Heidi Fourie: Masses
Fried Contemporary presents Masses, a solo exhibition of work by South African artist, Heidi Fourie. Any sentient creature must be awed by a monolith. Even lacking knowledge of geology, one must be astounded to imagine that such an enormous and uninterrupted mass of rock could survive the torments and tribulations of time. It must inspire some sort of confidence and feeling of security to know that something can be so stable and long lasting. When all around it are strewn cracked and disjointed heaps of rocks, the one stone must be esteemed and acknowledged as important. It is a place for a multitude of birds, reptiles and mammals to claim as their homes, and a place for the wise man from the parable to build his house, or for the adventurous seafaring nation to erect its lighthouse.
Titanic rocks can thus be said to hold a prominent place within consciousness at large, and although one might overlook them in the banalities of daily existence, one cannot deny that they are special when the time is taken to truly consider their attributes. Nigeria has printed their famous Zuma Rock on hundred Naira banknotes, the ancient Egyptians carved the wily Sphinx from a mass of limestone and the classical Greeks had the Pillars of Herakles to guard the entrance to the Mediterranean Sea. The monolith is significant and laden with symbolism and may be a fitting metaphor for many things.
It is these suggestive and symbolic attributes of the giant rock that Heidi Fourie seems to be channelling and investigating in her newest body of work. The stones are situated within the surreal psychological landscape where De Chirico’s equestrian statues and empty market squares can be found, the unlimited picture planes where Miro’s hectic geometric figures dance. The monoliths are obstacles, altars, playgrounds, sculptures, sentimental mementoes; Rorschach blots around which the viewer forms or foments emotional and intellectual responses.
Fourie’s work is grounded in three sensations, one of having journeyed huge distances, one of much time rushing past, and one of paint – present in its utmost paintness. A deep sense of clutched-at but ungrasped narrative runs through the work, ideas of place are the words of the tale and the flowing of paint is the vehicle that carries it forward. As one wanders and wonders from the grip of one painting to the next, a feeling of being many people at many times at once takes hold of one.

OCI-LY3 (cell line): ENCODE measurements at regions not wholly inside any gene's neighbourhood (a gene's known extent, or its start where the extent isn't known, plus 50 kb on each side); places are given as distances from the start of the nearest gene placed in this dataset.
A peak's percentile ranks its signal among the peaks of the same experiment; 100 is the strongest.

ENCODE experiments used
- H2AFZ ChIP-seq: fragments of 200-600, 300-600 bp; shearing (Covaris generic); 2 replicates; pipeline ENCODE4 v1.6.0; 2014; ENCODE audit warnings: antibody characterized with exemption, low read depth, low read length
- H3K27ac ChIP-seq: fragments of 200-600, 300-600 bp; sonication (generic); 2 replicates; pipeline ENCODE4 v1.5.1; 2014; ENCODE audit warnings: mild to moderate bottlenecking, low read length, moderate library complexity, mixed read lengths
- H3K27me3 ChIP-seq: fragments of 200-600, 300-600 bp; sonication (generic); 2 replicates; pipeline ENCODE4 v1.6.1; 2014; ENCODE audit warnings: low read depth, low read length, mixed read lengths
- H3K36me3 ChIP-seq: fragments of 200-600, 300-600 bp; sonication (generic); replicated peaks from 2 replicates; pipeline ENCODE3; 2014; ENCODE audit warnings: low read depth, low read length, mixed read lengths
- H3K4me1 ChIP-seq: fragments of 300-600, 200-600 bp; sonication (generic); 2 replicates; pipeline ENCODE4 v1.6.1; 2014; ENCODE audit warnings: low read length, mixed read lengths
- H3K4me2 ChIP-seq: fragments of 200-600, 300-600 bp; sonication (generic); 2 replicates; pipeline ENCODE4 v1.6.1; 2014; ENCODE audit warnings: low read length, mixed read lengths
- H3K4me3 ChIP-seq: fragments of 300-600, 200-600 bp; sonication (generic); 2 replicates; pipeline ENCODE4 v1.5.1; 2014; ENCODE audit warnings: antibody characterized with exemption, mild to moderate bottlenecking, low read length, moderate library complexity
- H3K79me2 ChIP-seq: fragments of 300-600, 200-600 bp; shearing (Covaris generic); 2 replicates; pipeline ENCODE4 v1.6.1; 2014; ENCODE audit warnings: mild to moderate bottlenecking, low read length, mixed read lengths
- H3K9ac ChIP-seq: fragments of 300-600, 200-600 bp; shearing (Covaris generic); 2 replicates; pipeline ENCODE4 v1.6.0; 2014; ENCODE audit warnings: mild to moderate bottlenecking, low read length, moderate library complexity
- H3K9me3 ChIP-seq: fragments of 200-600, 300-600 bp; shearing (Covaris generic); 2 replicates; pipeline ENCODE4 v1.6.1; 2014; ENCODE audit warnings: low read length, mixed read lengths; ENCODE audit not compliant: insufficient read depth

The appeal of the artist’s paintings lies in the intertwined relationship between what she paints with how she paints it. Her fascination with the riverine valley is demonstrated by the highly fluid streams of paint that carve their ways through the surrounding pigment. The smeared and smashed thrusts of relentless rock are pulled up over the canvas with broad and slowly irresistible strokes. Drops of paint become drops of coloured mineral magma petrified within igneous formations. Smooth strokings-over with tissue paper and cotton recall the soothing caress of millennia of rushing rivers.
When the energies of these geo-forming processes are exhausted, Fourie makes a second pass over her canvas. This time, as archaeologist and investigator, she scrapes and scrubs away at paint in search of layers of colour or bright white ground beneath. From this perspective, the rocks depicted take on the character of museum exhibits. One is either looking at fragments of a comet placed in a glass box by a university researcher, or specimens from Io, collected by a Jovian rover. A glass-plate negative from a dusty archive hangs next to the liquid crystal projection of broad-spectrum imagery describing off-planet monoliths. At times it seems that one is looking into an intricate diorama when suddenly the view is jarringly zoomed out and one stares out over a chasm from a mountain’s crown.
The thickly-layered and enveloping depth inherent in this exhibition by Fourie makes it a must-see. The viewer is privileged to revel in the mastery of painterly techniques, while experiencing novel views of the world and simultaneously being enabled to let his or her mind wander into itself and across psychic plains.
The exhibition runs until August 26, 2017.
Archaeologists Uncover Ancient Tools in Gabon that May Rewrite Our Understanding of Humankind’s History in Central Africa
July 02, 2020